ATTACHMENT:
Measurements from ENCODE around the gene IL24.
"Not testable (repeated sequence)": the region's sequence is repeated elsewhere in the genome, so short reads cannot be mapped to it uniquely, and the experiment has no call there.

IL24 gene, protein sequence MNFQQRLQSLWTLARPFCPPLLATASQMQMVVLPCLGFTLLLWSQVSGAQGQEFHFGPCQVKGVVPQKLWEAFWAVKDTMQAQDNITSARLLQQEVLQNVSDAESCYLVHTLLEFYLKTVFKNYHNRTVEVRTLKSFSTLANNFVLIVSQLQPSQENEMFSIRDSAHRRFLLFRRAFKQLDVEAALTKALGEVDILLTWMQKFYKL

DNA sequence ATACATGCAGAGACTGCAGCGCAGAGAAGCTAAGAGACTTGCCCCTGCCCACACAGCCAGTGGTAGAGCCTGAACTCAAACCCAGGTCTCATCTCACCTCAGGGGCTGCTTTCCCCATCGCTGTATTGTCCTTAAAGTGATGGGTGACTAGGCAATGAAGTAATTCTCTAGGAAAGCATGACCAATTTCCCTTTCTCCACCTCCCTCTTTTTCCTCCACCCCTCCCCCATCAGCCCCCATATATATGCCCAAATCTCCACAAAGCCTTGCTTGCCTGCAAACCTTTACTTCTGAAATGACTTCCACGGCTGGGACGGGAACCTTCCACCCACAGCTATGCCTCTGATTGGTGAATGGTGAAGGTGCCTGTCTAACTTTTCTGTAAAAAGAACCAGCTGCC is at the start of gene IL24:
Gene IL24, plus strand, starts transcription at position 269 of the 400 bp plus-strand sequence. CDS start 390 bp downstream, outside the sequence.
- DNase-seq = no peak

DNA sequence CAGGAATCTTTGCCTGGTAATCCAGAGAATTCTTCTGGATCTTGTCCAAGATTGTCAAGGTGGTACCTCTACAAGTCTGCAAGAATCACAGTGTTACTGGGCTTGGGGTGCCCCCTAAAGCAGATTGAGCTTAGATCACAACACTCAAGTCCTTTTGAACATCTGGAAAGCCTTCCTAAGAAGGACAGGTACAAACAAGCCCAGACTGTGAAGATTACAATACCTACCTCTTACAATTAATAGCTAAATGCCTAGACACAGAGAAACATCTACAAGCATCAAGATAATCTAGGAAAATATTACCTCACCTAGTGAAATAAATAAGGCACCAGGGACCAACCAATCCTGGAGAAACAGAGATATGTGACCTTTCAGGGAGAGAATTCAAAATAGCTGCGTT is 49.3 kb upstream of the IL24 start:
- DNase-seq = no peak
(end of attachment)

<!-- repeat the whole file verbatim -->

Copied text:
Measurements from ENCODE around the gene IL24.
"Not testable (repeated sequence)": the region's sequence is repeated elsewhere in the genome, so short reads cannot be mapped to it uniquely, and the experiment has no call there.

IL24 gene, protein sequence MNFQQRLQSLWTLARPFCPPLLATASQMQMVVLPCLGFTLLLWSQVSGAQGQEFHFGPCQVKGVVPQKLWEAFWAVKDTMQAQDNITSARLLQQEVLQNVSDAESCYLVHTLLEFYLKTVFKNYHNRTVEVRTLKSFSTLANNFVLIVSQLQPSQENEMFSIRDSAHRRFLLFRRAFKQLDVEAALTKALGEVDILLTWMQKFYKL

DNA sequence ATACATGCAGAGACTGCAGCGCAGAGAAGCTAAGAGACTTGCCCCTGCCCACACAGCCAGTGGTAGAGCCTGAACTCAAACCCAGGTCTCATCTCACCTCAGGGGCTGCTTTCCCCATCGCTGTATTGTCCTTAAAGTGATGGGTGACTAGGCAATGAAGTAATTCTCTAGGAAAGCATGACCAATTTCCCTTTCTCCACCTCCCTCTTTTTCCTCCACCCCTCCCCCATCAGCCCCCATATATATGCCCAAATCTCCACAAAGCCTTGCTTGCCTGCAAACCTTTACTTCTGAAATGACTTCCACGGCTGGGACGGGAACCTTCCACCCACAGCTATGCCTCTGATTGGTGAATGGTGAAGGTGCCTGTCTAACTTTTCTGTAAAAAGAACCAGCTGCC is at the start of gene IL24:
Gene IL24, plus strand, starts transcription at position 269 of the 400 bp plus-strand sequence. CDS start 390 bp downstream, outside the sequence.
- DNase-seq = no peak

DNA sequence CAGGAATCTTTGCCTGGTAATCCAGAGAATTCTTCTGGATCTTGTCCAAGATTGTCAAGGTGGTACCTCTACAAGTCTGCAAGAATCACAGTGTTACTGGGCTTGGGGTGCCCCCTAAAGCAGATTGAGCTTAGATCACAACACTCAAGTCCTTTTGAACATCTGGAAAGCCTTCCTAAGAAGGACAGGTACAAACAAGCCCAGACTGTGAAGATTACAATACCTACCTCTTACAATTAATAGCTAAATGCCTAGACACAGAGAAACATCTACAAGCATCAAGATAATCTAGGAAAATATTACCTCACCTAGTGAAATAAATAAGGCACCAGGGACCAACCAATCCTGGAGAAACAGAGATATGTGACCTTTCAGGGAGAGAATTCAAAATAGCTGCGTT is 49.3 kb upstream of the IL24 start:
- DNase-seq = no peak